Art as Fashion: The ArtWearAble Series at Yuchengco Museum
Pieces especially crafted for the beauty of the human body at Yuchengco Museum
(SPOT.ph) They say that in art, the human form is one of the hardest to capture. We don’t mean to say that other animals aren’t as majestic, but the human body is truly a thing of beauty and one that is often taken for granted. It’s a canvas we can use every day and we sometimes fail to realize that everything we do affects its shape, from what we eat to what we wear. The roster of participants in the ArtWearAble exhibit series at Yuchengco Museum used this simple idea to create elegant pieces that, when worn, help make your body feel the adoration it deserves.
This series benefits from the participation of a dynamic group of artists, with pieces from National Artist for Visual Arts Arturo Luz, Hans Brumann, Eduardo Castrillo, Ramon Orlina, Ann Pamintuan, Impy Pilapil, Michelline Syjuco, and Leeroy New.
The body ornaments on display range from classic pieces like a handcut azure blue crystal pendant by Orlina to Syjuco’s steampunk bags. The bags are designed as women’s purses but break the mold enough to appeal to all genders.
Orlina’s handcut crystals sparkle exquistely inside the glass case
Syjuco herself was treated as a work of art. In her hand is one of her steampunk creations.
The younger artists, Syjuco and New, caught much attention for using industrial materials as opposed to precious elements. While Syjuco’s corner of the exhibit contains pieces made from gold and pearl, she expressed her desire to use the odder shaped ones like the centerpiece of her mother of pearl necklace (image, left, courtesy of Yuchengco Museum).
New, on the other hand, created a unique piece that perfectly captured the thought behind this exhibit: art that you can wear. His previous works, Drip and Pasa Doble, are on display (we were too shy to ask if we could try them on) and his new dress-cum-sculpture, Shawl, is also ready for viewing and touching.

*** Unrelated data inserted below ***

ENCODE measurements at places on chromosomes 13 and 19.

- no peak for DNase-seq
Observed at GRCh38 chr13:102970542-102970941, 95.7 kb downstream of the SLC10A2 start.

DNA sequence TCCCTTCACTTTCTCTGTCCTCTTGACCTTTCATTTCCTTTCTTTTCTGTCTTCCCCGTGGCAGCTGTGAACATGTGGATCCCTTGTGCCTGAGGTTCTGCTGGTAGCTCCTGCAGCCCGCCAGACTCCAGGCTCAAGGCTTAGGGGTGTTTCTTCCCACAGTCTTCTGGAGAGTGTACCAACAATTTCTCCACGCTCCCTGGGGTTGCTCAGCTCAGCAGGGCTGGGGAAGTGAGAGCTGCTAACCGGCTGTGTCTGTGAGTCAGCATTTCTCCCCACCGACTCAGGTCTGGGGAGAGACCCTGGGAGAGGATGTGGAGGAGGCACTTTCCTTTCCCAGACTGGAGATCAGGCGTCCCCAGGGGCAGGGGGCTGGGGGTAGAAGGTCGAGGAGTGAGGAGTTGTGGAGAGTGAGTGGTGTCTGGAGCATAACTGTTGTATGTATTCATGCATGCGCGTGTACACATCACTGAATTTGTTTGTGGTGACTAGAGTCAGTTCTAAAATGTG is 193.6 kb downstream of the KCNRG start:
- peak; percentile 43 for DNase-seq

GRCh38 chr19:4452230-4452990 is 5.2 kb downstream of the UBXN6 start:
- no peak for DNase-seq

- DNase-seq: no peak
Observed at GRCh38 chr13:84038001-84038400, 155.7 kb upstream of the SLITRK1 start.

The resin "eyes" from New’s piece, Shawl
And touch they did. People gathered around Ann Pamintuan’s furniture, asking other art patrons for help in documenting the time they sat on art. The artists were clearly enthusiastic about the interaction people had with their work and eagerly entertained questions and small talk about their creations. We caught Leeroy New joking about being the youngest participant, as he often gets the label "contemporary" by default.
Olivia d’Aboville (pictured, right) was just part of the crowd admiring the designs but people enthusiastically flocked to her, with artists and art patrons eagerly asking for a photo.
Shawl by Leeroy New. Wear this and become an installation piece instantly.
Nothing beats a classic: Anito by Arturo Luz
Although the pieces are in glass cases, art patrons are free to touch the sculptures, which fostered a friendly atmosphere at the opening. Patrons eagerly discussed their feelings, expressing admiration for Ann Pamintuan’s gold leaf cuff while sharing their curiosity for the bolder pieces from the, er, "contemporary" artists.
Art patrons discussing wearable art they already have, comparing it with Pamintuan’s dainty pieces
As the crowd thinned, heading over to the buffet to grab a glass of wine, the artists gravitated towards each other, chatting about their creative process ("Parang inggit ako! I think I need a team to work with me too!") and plans of collaborating ("We should have dinner with [redacted] and discuss what we can do together.") Better check out their current work now because there’s definitely more to come.
ArtWearAble runs from July 16 to September 7, 2013 at the Yuchengco Museum in RCBC Plaza. Admission is P100 for adults, P50 for students (15 and above, with ID), and P25 for children and senior citizens.